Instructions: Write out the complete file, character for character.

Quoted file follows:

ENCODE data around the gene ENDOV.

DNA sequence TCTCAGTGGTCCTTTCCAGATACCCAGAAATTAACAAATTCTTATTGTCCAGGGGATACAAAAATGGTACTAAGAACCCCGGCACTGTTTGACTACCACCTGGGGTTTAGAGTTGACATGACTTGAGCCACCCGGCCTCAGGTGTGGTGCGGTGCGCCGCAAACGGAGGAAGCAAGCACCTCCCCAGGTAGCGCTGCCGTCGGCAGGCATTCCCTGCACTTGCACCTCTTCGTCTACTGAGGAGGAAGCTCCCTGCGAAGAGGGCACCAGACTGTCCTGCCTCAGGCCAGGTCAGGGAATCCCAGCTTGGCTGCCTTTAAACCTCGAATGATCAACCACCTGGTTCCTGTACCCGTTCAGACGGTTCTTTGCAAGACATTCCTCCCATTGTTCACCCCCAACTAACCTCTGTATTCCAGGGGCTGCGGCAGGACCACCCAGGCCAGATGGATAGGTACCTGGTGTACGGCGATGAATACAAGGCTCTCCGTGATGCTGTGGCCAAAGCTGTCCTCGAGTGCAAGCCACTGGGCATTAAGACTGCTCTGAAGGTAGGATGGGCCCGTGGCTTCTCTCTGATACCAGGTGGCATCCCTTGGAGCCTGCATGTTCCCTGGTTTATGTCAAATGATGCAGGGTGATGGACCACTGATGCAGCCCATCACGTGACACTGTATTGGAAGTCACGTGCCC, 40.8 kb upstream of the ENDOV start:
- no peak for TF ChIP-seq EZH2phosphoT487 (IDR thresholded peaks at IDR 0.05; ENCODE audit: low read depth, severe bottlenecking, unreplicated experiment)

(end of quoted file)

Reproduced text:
ENCODE data around the gene ENDOV.

DNA sequence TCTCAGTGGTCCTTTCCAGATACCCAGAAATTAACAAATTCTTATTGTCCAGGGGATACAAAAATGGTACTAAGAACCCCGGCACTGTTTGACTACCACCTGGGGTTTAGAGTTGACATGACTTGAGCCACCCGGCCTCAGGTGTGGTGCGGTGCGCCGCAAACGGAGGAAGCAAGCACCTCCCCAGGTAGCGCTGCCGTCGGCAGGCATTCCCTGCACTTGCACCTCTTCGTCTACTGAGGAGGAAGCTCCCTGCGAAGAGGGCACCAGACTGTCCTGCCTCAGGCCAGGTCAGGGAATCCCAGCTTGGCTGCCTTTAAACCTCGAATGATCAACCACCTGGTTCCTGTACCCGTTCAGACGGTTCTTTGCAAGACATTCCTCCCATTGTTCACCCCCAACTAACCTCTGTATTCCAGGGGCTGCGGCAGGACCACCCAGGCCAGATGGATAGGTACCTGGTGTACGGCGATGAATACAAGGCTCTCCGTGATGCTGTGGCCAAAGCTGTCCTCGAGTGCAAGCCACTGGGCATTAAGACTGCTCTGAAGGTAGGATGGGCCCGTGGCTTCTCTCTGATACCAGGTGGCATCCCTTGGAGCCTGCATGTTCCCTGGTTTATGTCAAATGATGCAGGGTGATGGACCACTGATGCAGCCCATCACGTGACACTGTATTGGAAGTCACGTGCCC, 40.8 kb upstream of the ENDOV start:
- no peak for TF ChIP-seq EZH2phosphoT487 (IDR thresholded peaks at IDR 0.05; ENCODE audit: low read depth, severe bottlenecking, unreplicated experiment)